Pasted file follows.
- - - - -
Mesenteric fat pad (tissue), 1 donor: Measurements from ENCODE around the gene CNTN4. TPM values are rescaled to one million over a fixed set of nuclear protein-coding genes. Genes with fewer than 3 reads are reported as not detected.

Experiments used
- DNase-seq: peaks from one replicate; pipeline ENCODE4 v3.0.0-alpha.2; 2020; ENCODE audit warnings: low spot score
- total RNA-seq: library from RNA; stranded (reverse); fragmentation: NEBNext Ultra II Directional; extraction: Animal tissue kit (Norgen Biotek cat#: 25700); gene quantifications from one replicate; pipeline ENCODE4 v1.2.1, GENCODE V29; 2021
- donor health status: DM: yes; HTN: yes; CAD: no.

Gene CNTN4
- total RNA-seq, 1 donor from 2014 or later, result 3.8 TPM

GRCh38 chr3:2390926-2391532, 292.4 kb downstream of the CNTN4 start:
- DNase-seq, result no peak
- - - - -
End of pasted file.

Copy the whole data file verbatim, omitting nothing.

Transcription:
Mesenteric fat pad (tissue), 1 donor: Measurements from ENCODE around the gene CNTN4. TPM values are rescaled to one million over a fixed set of nuclear protein-coding genes. Genes with fewer than 3 reads are reported as not detected.

Experiments used
- DNase-seq: peaks from one replicate; pipeline ENCODE4 v3.0.0-alpha.2; 2020; ENCODE audit warnings: low spot score
- total RNA-seq: library from RNA; stranded (reverse); fragmentation: NEBNext Ultra II Directional; extraction: Animal tissue kit (Norgen Biotek cat#: 25700); gene quantifications from one replicate; pipeline ENCODE4 v1.2.1, GENCODE V29; 2021
- donor health status: DM: yes; HTN: yes; CAD: no.

Gene CNTN4
- total RNA-seq, 1 donor from 2014 or later, result 3.8 TPM

GRCh38 chr3:2390926-2391532, 292.4 kb downstream of the CNTN4 start:
- DNase-seq, result no peak